Actor Matt Damon is on a mission to improve access to one of the world's most precious resources: water.
"It's really hard for people like us to relate to it, because it's just never been something we had to think about," Damon told "This Week" anchor Christiane Amanpour. "Clean water is only as far away as the nearest tap, and there are taps everywhere. There's a faucet everywhere. But the reality is, the water in our toilets is cleaner than the water that most people are drinking."
While water covers 70 percent of the earth's surface, less than 3 percent is drinkable. Beyond the challenges of drought and overuse in some parts of the world, lack of access to clean water has a wide impact.
The figures are staggering: Nearly a billion people -- one in eight people worldwide -- lack access to safe, clean drinking water, mostly in large portions of Africa and South Asia, and about 2.5 billion are without proper sanitation. More than 3 million people die every year from water-related disease, with a child dying every 20 seconds due to lack of clean water and sanitation.
It's these kinds of startling statistics that moved Damon to team up with environmentalist Gary White in 2009 to start water.org, a non-profit organization "committed to providing safe drinking water and sanitation to people in developing countries."
Damon said he was inspired to take action to improve access to clean water after meeting a 14-year-old girl in Zambia going out to collect water for her family from a local well.
"It just hit me that had someone not had the foresight to sink a bore well a mile from where she lived, she wouldn't be in school, because her entire life would revolve around scavenging for water," Damon said. "And she wouldn't have any hope, she wouldn't have any dreams. She'd be stuck in this kind of death spiral of poverty."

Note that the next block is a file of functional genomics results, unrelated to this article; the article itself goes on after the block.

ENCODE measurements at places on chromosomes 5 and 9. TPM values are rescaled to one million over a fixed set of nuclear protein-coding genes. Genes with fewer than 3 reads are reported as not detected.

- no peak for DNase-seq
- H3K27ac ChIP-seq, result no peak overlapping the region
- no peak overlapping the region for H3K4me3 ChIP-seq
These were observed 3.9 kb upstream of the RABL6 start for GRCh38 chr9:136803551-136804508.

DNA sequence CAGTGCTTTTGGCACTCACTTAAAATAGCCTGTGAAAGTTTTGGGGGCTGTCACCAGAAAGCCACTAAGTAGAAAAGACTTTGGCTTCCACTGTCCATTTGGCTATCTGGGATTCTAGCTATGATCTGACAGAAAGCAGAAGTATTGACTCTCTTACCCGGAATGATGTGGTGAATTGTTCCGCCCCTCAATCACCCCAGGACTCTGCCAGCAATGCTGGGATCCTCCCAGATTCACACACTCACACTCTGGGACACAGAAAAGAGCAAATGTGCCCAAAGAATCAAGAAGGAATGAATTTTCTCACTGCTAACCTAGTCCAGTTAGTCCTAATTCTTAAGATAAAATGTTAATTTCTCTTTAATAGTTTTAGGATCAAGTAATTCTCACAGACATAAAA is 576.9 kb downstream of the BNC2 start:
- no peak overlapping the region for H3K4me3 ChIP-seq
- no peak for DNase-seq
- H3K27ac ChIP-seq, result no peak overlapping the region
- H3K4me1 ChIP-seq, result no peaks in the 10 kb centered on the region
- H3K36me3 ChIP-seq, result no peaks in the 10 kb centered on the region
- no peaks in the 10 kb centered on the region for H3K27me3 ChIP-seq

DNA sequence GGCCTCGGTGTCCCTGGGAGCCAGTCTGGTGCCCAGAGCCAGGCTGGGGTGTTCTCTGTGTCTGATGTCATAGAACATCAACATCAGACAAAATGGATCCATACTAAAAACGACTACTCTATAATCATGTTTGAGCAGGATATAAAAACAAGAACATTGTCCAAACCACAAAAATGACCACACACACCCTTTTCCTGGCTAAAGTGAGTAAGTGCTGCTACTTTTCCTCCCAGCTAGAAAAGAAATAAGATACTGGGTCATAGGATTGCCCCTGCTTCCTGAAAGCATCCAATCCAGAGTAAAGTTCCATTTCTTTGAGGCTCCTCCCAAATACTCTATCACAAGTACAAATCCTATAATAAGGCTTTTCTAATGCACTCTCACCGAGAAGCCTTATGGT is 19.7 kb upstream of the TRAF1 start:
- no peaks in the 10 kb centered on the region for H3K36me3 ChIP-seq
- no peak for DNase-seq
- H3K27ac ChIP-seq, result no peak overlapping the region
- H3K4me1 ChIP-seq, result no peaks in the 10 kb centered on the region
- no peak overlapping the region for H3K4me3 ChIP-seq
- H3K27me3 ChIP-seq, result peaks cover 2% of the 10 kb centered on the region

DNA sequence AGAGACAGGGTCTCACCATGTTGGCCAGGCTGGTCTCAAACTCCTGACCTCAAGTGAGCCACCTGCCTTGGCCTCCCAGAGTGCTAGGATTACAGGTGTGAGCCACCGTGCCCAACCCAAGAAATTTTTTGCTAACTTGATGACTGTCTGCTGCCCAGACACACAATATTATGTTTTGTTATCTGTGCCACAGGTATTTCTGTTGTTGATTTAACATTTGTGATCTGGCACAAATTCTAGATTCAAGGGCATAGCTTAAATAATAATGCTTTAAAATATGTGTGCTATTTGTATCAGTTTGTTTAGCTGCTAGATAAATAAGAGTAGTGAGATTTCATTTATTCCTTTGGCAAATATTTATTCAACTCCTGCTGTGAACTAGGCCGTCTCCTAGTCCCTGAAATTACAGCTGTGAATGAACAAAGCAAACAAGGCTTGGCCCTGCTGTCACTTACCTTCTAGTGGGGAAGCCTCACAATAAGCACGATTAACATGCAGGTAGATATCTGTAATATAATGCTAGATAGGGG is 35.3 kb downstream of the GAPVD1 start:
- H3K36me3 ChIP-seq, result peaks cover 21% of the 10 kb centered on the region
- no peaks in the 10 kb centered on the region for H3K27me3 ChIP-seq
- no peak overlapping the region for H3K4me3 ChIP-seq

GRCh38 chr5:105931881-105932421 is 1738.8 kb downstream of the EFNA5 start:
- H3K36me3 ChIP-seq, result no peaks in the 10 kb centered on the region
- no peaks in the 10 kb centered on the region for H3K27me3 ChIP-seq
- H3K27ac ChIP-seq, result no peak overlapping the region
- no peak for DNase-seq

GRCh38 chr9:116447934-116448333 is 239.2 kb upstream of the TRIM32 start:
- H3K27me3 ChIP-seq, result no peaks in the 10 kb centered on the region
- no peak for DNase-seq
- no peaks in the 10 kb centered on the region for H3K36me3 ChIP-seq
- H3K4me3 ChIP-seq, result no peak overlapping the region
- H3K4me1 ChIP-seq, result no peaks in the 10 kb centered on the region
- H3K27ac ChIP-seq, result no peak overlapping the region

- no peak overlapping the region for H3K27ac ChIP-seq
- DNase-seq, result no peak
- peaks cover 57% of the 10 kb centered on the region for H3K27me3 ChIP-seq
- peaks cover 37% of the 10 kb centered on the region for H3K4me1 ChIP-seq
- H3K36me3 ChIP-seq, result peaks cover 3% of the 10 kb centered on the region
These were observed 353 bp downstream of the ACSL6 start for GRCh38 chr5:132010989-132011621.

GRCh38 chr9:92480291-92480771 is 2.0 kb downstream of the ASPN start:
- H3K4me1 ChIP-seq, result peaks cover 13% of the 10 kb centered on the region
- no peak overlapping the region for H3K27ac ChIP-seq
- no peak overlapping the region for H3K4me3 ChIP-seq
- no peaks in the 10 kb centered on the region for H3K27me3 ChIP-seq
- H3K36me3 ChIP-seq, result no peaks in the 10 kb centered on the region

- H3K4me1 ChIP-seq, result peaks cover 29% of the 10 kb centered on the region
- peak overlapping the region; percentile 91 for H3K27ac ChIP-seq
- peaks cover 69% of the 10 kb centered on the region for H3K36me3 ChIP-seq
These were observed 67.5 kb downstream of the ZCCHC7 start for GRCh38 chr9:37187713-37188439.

The depth of the crisis has long been a focus of White, Damon's partner and water.org co-founder. Lack of access to clean water affects different populations -- "whether you're in the rural areas and walking hours or whether you're in the urban slums, forced to pay seven to 15 times more per liter of water to the water mafia because you can't afford to get a house connection," White said.
After meeting an impoverished woman in India who spent hours each day collecting water, White came up with the novel idea of WaterCredit, a microfinance loan system, to help those in poor areas afford to get access to a regular clean water source.
"She was paying a loan shark 125 percent interest so she could get enough money to build a toilet," White said. "So, we thought, why can't we bring more affordable credit to people like her so that they can solve this on their own?"
PepsiCo Foundation, the philanthropic arm of PepsiCo, recently gave an $8 million grant to water.org to expand access to micro loans for water projects in India.
"There are these market-based solutions that will really help lift people out," Damon said, noting that 97 percent of the loans are paid back. "It's the old adage of ... give a man a fish, he eats for a day, and teach a man to fish, and he eats for a lifetime."
Regular access to clean water also has a dramatic economic impact, according to White, allowing individuals to find other employment with the time they used to spend collecting water.